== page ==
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Garibaldi at Squamish sale OK’d, despite provincial opposition

‘Aquilini remains committed to developing a world-class all-season resort,’ reads the project’s website after the decision.
A rendering of the potential ski resort Garibaldi at Squamish.

A B.C. Supreme Court judge approved the sale of the Garibaldi at Squamish ski resort despite some opposition from the province, and the companies taking over say they are “committed” to delivering the resort.

In a written decision dated May 3, Justice Paul W. Walker approved the sale of the Garibaldi at Squamish ski resort from Garibaldi at Squamish Inc. (GAS Inc.) and Garibaldi at Squamish LP (GAS LP) to three creditors: Aquilini Development Limited Partnership, Garibaldi Resort Management Company Ltd., and 1413994 B.C. Ltd., which are owned by Luigi Aquilini.

In 2001, GAS Inc. was formed to convert a logged forest on Brohm Ridge in Squamish into a ski and snowboarding resort with a village of amenities and accommodations. GAS Inc. and GAS LP had the right to develop in the area via an environmental assessment certificate with the province, which is its main asset.

More recently, disagreements between the project’s partners, the Aquilini and Gaglardi families, have stalled the development. In 2023, GAS Inc. defaulted on about $65 million to the three creditor companies listed above.

In January, the three companies put in what’s called a stalking horse bid of about $80 million, which sets the floor for bids on an insolvent company. With no other qualified bids, the transaction went ahead with a reverse vesting order, which is the part of the transaction that the province opposed.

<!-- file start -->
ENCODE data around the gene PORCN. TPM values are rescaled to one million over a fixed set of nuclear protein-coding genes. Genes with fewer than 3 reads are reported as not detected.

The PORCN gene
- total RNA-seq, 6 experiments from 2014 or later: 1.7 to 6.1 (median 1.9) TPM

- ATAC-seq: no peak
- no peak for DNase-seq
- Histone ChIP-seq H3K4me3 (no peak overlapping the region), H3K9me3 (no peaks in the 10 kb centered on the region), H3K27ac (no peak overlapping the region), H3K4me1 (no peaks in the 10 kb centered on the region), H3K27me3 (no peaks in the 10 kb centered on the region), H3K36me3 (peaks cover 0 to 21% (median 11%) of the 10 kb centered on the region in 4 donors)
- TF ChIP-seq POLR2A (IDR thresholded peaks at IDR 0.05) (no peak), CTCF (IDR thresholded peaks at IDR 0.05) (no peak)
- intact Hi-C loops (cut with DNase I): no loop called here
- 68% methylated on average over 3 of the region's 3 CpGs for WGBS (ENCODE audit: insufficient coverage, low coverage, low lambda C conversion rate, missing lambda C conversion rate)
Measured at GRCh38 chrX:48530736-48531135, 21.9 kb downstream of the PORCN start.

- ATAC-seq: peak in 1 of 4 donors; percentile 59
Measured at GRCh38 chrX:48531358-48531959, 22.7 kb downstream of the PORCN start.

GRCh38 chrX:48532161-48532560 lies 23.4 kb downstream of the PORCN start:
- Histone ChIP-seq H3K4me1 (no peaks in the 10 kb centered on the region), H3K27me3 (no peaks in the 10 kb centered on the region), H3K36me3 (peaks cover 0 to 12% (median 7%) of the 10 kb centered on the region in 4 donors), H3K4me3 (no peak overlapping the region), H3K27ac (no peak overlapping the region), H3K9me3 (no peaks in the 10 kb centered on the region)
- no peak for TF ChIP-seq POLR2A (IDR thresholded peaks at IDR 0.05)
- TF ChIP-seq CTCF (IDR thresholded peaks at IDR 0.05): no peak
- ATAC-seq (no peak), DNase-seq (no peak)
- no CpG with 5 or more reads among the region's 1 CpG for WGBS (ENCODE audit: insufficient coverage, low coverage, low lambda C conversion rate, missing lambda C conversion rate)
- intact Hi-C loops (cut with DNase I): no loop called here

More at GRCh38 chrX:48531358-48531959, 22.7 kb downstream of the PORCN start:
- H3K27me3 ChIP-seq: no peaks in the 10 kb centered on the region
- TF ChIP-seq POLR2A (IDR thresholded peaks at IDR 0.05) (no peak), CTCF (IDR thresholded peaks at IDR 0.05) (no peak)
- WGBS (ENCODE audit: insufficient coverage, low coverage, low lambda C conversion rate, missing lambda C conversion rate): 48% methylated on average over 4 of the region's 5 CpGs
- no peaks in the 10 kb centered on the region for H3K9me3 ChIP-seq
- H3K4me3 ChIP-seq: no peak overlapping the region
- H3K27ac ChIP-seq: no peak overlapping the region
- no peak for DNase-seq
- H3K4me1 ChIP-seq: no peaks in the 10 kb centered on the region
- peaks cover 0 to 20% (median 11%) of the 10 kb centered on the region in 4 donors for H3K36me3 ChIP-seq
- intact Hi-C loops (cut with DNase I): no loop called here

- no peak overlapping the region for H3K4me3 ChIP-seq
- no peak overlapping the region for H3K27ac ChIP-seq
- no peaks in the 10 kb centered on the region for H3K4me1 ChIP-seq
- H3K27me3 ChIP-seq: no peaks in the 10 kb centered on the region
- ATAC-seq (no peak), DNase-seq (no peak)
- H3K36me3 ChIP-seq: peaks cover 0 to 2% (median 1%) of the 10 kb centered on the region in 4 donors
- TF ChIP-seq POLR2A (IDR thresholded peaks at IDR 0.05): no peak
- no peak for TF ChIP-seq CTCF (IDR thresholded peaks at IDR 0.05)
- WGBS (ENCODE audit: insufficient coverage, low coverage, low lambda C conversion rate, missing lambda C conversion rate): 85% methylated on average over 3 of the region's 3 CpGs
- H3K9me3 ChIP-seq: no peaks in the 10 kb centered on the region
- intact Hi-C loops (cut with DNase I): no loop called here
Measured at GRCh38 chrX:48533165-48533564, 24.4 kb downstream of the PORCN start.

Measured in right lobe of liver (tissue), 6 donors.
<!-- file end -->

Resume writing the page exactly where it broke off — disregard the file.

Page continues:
According to the decision, a reverse vesting order (RVO) is a recent method in insolvency cases to “avoid the purchaser assuming an insolvent debtor’s unwanted assets and liabilities.” The RVO sends the unwanted components of an insolvent company to a third company to hold them, in this case a company called Excluded Co., and then the company will be assigned to bankruptcy. The decision notes RVOs should be only used in “exceptional circumstances.”

“RVOs have typically been granted where the debtor operates in a highly regulated environment where it is difficult to impossible to transfer licenses, permits, intellectual property, non-transferable tax attributes, or other intangibles under a typical asset purchase agreement,” reads the decision.

The province, however, opposed the use of the RVO. The decision states the province argues there is no jurisdiction under the Bankruptcy and Insolvency Act to approve the transaction with the RVO nor was it well enough established that an RVO was necessary in the case.

According to the decision, the province argued, “As a stakeholder, it is worse off under the RVO as opposed to a transaction involving a traditional asset vesting order [AVO].”

Yet, Walker ultimately disagreed with the province, saying there was enough “evidence-based rationale to approve the RVO” and “exception circumstances exist to warrant approval.”

“They arise from the urgency to complete the construction pre-conditions (in order to preserve value to the Garibaldi entities and their stakeholders, including the province) coupled with the lack of any meaningful response from the province that would allow for an expeditious AVO transaction,” concluded Walker.

What’s next?

Notably, there are approximately 40 construction pre-conditions from an environmental assessment certificate that must be completed before Jan. 26, 2026. The decision says the three companies taking hold are committed to paying for the construction pre-conditions, which are estimated at $5.5 million over the next 12 months.

In general, the project would occur in four phases over 30 years, with the addition of 4,000 long-term operational jobs when completed plus 2,000 construction jobs. It is proposed to have 21 chairlifts and over 120 runs on top of over 5,000 residential units between hotels, condos, townhouses and detached dwellings. The Squamish Nation maintains a 10% interest in the partnership and did not oppose the sale, according to the decision.

Since the decision was levied, a note on the Garibaldi at Squamish website says, “Aquilini remains committed to developing a world-class all-season resort that achieves the highest environmental performance in North America, while responsibly meeting the growing demand for outdoor recreation infrastructure in BC’s South Coast.”